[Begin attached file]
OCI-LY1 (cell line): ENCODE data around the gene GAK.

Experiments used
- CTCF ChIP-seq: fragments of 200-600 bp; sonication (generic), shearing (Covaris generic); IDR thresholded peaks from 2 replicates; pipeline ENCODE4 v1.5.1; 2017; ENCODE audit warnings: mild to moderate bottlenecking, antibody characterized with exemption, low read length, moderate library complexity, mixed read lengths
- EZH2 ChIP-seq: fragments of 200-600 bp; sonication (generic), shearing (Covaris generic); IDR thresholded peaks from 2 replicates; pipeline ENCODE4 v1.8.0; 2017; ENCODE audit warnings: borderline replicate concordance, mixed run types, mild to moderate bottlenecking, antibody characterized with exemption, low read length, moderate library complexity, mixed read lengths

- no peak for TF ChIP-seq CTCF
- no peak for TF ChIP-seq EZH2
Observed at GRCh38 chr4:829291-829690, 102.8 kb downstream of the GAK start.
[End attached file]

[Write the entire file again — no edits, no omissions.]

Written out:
OCI-LY1 (cell line): ENCODE data around the gene GAK.

Experiments used
- CTCF ChIP-seq: fragments of 200-600 bp; sonication (generic), shearing (Covaris generic); IDR thresholded peaks from 2 replicates; pipeline ENCODE4 v1.5.1; 2017; ENCODE audit warnings: mild to moderate bottlenecking, antibody characterized with exemption, low read length, moderate library complexity, mixed read lengths
- EZH2 ChIP-seq: fragments of 200-600 bp; sonication (generic), shearing (Covaris generic); IDR thresholded peaks from 2 replicates; pipeline ENCODE4 v1.8.0; 2017; ENCODE audit warnings: borderline replicate concordance, mixed run types, mild to moderate bottlenecking, antibody characterized with exemption, low read length, moderate library complexity, mixed read lengths

- no peak for TF ChIP-seq CTCF
- no peak for TF ChIP-seq EZH2
Observed at GRCh38 chr4:829291-829690, 102.8 kb downstream of the GAK start.